M Night Shyamalan scares up profit with 'The Visit'

M. Night Shyamalan
Adam Jeffery | CNBC

M. Night Shyamalan's last feature film put the director at the helm of a $130 million epic set in a computer-generated future world called "After Earth."

For his follow-up, "The Visit," he told a horror story that takes place at a farmhouse and cost about $5 million to produce.

While "After Earth" earned just $60.5 million at the U.S. box office and about $244 million around the world, "The Visit" earned back its production budget about five times over when it opened this weekend to $25.7 million in North America.

Shyamalan is the latest—and highest-profile—director to team up with producer Jason Blum, who has made a name for himself with micro-budget horror and suspense films that turn fantastic profits. The partnership is just one more sign that the Blumhouse Productions small-budget model is gaining traction, even as many studios make big bets on franchise films.

Another sign: Blumhouse signed a 10-year deal with Universal Studios last year that gives it first crack at distributing its films.

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"A lot of what you see is because we don't have a lot of money to make the movies, but because of that, certain aspects of the storytelling in our movies improves," he told CNBC in a recent interview. "It pushes directors to really focus on story and performance and character."

Blum garnered major attention in 2007 for producing "Paranormal Activity," a found-footage ghost movie with a $15,000 production budget. It went on to earn $108 million at the U.S. box office and spawn five sequels, the last of which is due in theaters next month. In the last eight years, Blumhouse has followed suit with the "Insidious," "Sinister" and "The Purge" franchises, most of which earned more than $50 million each at the box office.

Many of those films share common themes—a small cast and stories that revolve around a single residence—a trend that is both born of necessity and the creative process, Blum told CNBC.

Indeed, many of Blumhouse's productions have received higher critical praise than the typical, bigger-budget horror film. Shyamalan's "The Visit" currently has a 63 percent rating on Rotten Tomatoes, based on 39 reviews.

"The Blumhouse films generally take it to a different level," said Paul Dergarabedian, senior media analyst at Rentrak. "They've really keyed into the zeitgeist in a way that few production companies can."

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"The Visit" should be another "profit machine" for Blumhouse, he said ahead of the debut, in part because it signals a return to form for Shyamalan. The film follows two children whose visit to their grandparents' country home goes wrong when the old folks start demonstrating disturbing behavior.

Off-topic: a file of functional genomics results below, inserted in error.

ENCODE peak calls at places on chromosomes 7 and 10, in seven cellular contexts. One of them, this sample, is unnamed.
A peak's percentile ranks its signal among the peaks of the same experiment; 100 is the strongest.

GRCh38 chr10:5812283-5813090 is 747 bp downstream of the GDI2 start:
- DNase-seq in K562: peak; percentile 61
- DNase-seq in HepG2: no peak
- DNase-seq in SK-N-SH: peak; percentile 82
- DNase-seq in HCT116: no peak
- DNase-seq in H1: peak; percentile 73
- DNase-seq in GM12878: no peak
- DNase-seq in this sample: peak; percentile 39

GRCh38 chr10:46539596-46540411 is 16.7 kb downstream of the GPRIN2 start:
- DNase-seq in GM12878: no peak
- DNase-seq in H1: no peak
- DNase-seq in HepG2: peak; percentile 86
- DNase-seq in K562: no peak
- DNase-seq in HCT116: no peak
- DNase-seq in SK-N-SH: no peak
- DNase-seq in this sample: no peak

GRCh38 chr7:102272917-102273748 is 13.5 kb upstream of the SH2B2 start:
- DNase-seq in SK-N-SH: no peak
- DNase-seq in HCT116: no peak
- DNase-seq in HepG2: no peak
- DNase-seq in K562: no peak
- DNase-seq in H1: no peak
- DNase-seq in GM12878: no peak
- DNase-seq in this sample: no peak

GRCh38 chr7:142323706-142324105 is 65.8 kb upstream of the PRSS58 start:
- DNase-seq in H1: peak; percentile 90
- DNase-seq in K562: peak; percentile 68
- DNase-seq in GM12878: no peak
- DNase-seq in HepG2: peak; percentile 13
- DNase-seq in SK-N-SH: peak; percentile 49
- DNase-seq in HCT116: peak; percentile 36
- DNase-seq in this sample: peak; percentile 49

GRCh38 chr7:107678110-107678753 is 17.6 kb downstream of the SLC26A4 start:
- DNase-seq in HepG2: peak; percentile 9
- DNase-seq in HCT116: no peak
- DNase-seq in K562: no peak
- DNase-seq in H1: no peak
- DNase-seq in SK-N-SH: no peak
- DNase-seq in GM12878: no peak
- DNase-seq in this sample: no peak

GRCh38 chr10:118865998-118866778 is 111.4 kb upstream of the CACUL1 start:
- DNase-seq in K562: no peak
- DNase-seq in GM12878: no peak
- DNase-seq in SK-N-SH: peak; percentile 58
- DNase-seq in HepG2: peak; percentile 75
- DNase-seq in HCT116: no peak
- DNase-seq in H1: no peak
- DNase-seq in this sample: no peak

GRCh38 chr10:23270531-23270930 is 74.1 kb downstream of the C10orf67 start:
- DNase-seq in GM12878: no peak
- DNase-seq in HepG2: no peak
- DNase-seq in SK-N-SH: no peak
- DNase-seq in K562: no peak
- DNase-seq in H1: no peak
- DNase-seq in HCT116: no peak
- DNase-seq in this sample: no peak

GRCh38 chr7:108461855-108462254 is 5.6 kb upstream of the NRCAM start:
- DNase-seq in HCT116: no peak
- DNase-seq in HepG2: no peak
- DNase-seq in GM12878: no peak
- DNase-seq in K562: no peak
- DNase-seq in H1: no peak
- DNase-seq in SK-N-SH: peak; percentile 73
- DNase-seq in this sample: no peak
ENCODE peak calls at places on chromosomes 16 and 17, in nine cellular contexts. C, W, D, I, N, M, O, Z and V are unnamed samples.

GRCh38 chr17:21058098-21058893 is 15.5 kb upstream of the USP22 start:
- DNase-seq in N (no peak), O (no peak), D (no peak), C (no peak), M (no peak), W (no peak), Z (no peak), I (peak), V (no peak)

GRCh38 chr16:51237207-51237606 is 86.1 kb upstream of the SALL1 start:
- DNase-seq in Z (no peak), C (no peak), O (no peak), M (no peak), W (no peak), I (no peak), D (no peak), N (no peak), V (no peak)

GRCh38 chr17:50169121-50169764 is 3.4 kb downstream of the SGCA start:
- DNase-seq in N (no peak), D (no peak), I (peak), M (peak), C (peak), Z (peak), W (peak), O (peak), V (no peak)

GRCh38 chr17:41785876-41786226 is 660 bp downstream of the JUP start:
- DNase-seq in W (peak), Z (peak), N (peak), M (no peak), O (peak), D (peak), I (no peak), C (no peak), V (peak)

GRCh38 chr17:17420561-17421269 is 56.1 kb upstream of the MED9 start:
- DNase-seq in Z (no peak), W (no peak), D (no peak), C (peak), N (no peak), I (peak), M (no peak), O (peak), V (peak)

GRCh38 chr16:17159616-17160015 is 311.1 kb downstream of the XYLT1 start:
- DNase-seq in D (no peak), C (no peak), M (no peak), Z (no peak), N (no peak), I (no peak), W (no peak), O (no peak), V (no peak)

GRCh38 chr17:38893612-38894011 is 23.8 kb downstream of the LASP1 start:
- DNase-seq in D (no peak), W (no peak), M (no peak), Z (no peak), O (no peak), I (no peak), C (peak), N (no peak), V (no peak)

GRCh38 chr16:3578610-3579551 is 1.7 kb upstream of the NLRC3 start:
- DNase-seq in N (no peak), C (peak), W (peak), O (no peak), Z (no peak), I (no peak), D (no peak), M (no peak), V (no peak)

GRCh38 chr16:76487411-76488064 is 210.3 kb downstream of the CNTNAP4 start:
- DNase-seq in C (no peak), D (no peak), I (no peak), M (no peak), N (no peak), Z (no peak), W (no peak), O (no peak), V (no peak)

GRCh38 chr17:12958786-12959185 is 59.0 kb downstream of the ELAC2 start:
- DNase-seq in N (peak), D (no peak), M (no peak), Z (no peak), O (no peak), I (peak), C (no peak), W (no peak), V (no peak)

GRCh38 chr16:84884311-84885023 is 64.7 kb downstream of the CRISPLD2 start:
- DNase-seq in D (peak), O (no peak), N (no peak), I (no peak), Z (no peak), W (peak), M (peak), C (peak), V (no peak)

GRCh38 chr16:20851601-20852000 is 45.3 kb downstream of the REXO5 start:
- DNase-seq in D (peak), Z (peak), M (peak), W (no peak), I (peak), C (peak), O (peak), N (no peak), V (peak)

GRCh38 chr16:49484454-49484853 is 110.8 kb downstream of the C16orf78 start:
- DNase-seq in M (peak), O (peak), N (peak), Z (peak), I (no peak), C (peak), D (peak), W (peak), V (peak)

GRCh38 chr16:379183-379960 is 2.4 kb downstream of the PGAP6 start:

Dergarabedian also thinks audiences enraptured by Shyamalan's early films like "The Sixth Sense" and "Signs," are still rooting for the director. Shyamalan is widely perceived to have stumbled critically and commercially at the box office, after venturing into big-budget films that flopped, such as "After Earth" and "The Last Airbender."

Said Dergarabedian: "There's genius in there. It's just a matter of getting it to come out in a way that resonates with audiences."

'Distribution revolution'

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Blum said he sees himself as a curator who is fostering a community of storytellers. While Blumhouse offers feedback throughout the filmmaking process, directors and writers remain securely at the helm.

Despite its success, Blum said his model hasn't taken hold as much as he thought it might just a few years ago, in part because Hollywood still finds it difficult to get over the idea that more money yields more success.

Doing things the Blumhouse way also demands an entrepreneurial attitude, Blum said. The films are made independently, and creators and actors can accept less pay than they typically take in exchange for a cut of the profits.

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More filmmakers may adopt the Blumhouse model as the industry undergoes a "distribution revolution," said Blum.

Studios are now releasing films through streaming platforms soon after they premiere in theaters, or even simultaneously. Blum believes that this will allow filmmakers to make movies more relevant to demand.

"When windows start collapsing, it's inevitably going to happen," he said. "What kind of movies get made will change radically when that distribution shift happens."

The economics of shorter windows may not pan out for big tent-pole movies, which need a longer theatrical release to recoup massive production costs, Dergarabedian said. However, that model is ideal for horror films, which often turn a profit in their first weekend before falling off sharply at the box office, he said.

"The Blumhouse movie is the kind of movie that could shepherd in this revolution," Dergarabedian said.

—This story has been updated to reflect the box office performance of "The Visit." An earlier version was published on Saturday, Sept. 14, 2015.

Disclosure: CNBC and are owned by NBCUniversal, the parent company of Universal Studios.